Prélude de cristal (Romans historiques) (French Edition)

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About the middle of the eighth century, Constantine, surnamed Copronymus by the worshippers of images, had made an expedition into Armenia, and found, in the cities of Melitene and Theodosiopolis, a great number of Paulicians, his kindred heretics. As a favour or punishment, he transplanted them from the banks of the Euphrates to Constantinople and Thrace; and by this emigration their doctrine was introduced and diffused in Europe. The Paulicians of Thrace resisted the storms of persecution, maintained a secret correspondence with their Armenian brethren, and gave aid and comfort to their preachers, who solicited, not without success, the infant faith of the Bulgarians.

Their exile in a distant land was softened by a free toleration; the Paulicians held the city of Philippopolis and the keys of Thrace; the Catholics were their subjects; the Jacobite emigrants their associates: they occupied a line of villages and castles in Macedonia and Epirus; and many native Bulgarians were associated to the communion of arms and heresy.

As long as they were awed by power and treated with moderation, their voluntary bands were distinguished in the armies of the empire; and the courage of these dogs, ever greedy of war, ever thirsty of human blood, is noticed with astonishment, and almost with reproach, by the pusillanimous Greeks.

The same spirit rendered them arrogant and contumacious: they were easily provoked by caprice or injury; and their privileges were often violated by the faithless bigotry of the government and clergy. He dissembled till the moment of revenge; invited the chiefs to a friendly conference; and punished the innocent and guilty by imprisonment, confiscation, and baptism.

In an interval of peace, the emperor undertook the pious office of reconciling them to the church and state: his winter quarters were fixed at Philippopolis; Edition: current; Page: [ 17 ] and the thirteenth apostle, as he is styled by his pious daughter, consumed whole days and nights in theological controversy. His arguments were fortified, their obstinacy was melted, by the honours and rewards which he bestowed on the most eminent proselytes; and a new city, surrounded with gardens, enriched with immunities, and dignified with his own name, was founded by Alexius, for the residence of his vulgar converts.

The important station of Philippopolis was wrested from their hands; the contumacious leaders were secured in a dungeon or banished from their country; and their lives were spared by the prudence, rather than the mercy, of an emperor at whose command a poor and solitary heretic was burnt alive before the church of St.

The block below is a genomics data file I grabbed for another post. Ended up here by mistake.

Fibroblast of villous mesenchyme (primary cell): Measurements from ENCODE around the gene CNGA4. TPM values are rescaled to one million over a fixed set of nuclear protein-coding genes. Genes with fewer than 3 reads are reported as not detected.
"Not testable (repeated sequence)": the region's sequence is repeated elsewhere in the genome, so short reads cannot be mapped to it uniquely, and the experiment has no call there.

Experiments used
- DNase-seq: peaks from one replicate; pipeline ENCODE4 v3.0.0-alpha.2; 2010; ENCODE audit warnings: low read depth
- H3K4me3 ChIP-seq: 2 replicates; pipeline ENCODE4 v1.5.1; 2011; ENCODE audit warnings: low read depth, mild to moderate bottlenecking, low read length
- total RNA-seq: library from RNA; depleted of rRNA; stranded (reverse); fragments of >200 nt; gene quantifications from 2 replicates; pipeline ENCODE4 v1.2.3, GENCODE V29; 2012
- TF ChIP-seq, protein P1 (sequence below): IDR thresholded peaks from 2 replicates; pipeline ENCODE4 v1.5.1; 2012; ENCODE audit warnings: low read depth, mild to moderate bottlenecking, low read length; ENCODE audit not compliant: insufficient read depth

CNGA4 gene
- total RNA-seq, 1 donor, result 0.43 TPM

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After the departure and death of Alexius, they soon resumed their civil and religious laws. In the beginning of the thirteenth century, their pope or primate a manifest corruption resided on the confines of Bulgaria, Croatia, and Dalmatia, and governed by his vicars the filial congregations of Italy and France. The modern Paulicians have lost all memory of their origin; and their religion is disgraced by the worship of the cross, and the practice of bloody sacrifice, which some captives have imported from the wilds of Tartary.

The favour and success of the Paulicians in the eleventh and twelfth centuries must be imputed to the strong, though secret, discontent which armed the most pious Christians against the church of Rome.

Her avarice was oppressive, her despotism odious; less degenerate perhaps than the Greeks in the worship of saints and images, her innovations were more rapid and scandalous; she had rigorously defined and imposed the doctrine of transubstantiation: the lives of the Latin clergy were more corrupt, and the Eastern bishops might pass for the successors of the apostles, if they were compared with the lordly prelates who wielded by turns the crosier, the sceptre, and the sword.

Three different roads might introduce the Paulicians into the heart of Europe.

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After the conversion of Hungary, the pilgrims who visited Jerusalem might safely follow the course of the Danube; in their journey and return they passed through Philippopolis; and the sectaries, disguising their name and heresy, might accompany the French or German caravans to their respective countries. The trade and dominion of Venice pervaded the coast of the Adriatic, and the hospitable republic opened her bosom to foreigners of every climate and religion.

Under the Byzantine standard, the Paulicians were often transported to the Greek provinces of Italy and Sicily; in peace and war they freely conversed with strangers and natives, Edition: current; Page: [ 19 ] and their opinions were silently propagated in Rome, Milan, and the kingdoms beyond the Alps. The Bulgarians, 36 a name so innocent in its origin, so odious in its application, spread their branches over the face of Europe.

United in common hatred of idolatry and Rome, they were connected by a form of episcopal and presbyterian government; their various sects were discriminated by some fainter or darker shades of theology; but they generally agreed in the two principles: the contempt of the Old Testament, and the denial of the body of Christ, either on the cross or in the eucharist. A confession of simple worship and blameless manners is extorted from their enemies; and so high was their standard of perfection that the increasing congregations were divided into two classes of disciples, of those who practised and of those who aspired.

It was in the country of the Albigeois, 37 Edition: current; Page: [ 20 ] in the southern provinces of France, that the Paulicians were most deeply implanted; and the same vicissitudes of martyrdom and revenge which had been displayed in the neighbourhood of the Euphrates were repeated in the thirteenth century on the banks of the Rhone. The laws of the Eastern emperors were revived by Frederic the Second.

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It was in cruelty alone that her soldiers could equal the heroes of the crusades, and the cruelty of her priests was far excelled by the founders of the inquisition: 38 an office more adapted to confirm, than to refute, the belief of an evil principle. The visible assemblies of the Paulicians, or Albigeois, were extirpated by fire and sword; and the bleeding remnant escaped by flight, concealment, or Catholic conformity. But the invincible spirit which they had kindled still lived and breathed in the Western world.